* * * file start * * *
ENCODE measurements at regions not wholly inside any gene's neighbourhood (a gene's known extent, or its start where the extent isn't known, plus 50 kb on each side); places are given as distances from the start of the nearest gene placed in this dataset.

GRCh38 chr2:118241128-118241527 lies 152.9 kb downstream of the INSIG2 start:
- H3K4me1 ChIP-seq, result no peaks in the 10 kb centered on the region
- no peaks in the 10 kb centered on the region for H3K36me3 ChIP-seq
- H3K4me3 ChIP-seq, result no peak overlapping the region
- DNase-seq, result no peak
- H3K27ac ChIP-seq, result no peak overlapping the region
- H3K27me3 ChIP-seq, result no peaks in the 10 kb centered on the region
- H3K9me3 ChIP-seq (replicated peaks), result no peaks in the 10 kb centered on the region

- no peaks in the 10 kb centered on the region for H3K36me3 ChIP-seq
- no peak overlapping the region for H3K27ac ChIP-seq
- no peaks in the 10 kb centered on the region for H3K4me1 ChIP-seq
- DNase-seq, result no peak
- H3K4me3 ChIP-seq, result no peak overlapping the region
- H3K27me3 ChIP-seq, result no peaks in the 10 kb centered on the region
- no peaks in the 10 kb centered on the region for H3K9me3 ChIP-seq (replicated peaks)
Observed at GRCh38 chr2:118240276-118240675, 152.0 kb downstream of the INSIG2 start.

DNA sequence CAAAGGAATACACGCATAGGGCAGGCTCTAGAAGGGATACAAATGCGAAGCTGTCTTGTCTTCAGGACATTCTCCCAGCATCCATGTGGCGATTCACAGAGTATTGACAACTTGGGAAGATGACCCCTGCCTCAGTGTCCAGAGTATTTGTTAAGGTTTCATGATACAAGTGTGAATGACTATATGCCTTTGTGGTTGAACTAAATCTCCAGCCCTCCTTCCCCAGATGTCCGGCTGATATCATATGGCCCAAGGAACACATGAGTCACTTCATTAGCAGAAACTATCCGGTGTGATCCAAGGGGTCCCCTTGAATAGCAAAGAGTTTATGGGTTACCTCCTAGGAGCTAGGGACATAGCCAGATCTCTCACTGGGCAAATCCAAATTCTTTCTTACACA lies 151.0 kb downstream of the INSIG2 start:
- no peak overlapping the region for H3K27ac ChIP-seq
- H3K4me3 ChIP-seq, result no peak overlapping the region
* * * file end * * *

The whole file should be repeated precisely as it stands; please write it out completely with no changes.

ENCODE measurements at regions not wholly inside any gene's neighbourhood (a gene's known extent, or its start where the extent isn't known, plus 50 kb on each side); places are given as distances from the start of the nearest gene placed in this dataset.

GRCh38 chr2:118241128-118241527 lies 152.9 kb downstream of the INSIG2 start:
- H3K4me1 ChIP-seq, result no peaks in the 10 kb centered on the region
- no peaks in the 10 kb centered on the region for H3K36me3 ChIP-seq
- H3K4me3 ChIP-seq, result no peak overlapping the region
- DNase-seq, result no peak
- H3K27ac ChIP-seq, result no peak overlapping the region
- H3K27me3 ChIP-seq, result no peaks in the 10 kb centered on the region
- H3K9me3 ChIP-seq (replicated peaks), result no peaks in the 10 kb centered on the region

- no peaks in the 10 kb centered on the region for H3K36me3 ChIP-seq
- no peak overlapping the region for H3K27ac ChIP-seq
- no peaks in the 10 kb centered on the region for H3K4me1 ChIP-seq
- DNase-seq, result no peak
- H3K4me3 ChIP-seq, result no peak overlapping the region
- H3K27me3 ChIP-seq, result no peaks in the 10 kb centered on the region
- no peaks in the 10 kb centered on the region for H3K9me3 ChIP-seq (replicated peaks)
Observed at GRCh38 chr2:118240276-118240675, 152.0 kb downstream of the INSIG2 start.

DNA sequence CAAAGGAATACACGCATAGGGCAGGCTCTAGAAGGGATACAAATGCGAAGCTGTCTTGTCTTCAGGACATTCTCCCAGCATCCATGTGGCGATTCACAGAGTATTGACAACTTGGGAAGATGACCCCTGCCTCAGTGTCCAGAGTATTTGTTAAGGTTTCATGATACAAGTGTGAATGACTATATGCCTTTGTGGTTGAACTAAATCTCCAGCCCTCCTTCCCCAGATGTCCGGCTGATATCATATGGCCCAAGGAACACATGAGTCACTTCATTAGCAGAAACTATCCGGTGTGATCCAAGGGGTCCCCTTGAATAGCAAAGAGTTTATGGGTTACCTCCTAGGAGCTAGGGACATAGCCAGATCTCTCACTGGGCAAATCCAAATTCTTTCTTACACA lies 151.0 kb downstream of the INSIG2 start:
- no peak overlapping the region for H3K27ac ChIP-seq
- H3K4me3 ChIP-seq, result no peak overlapping the region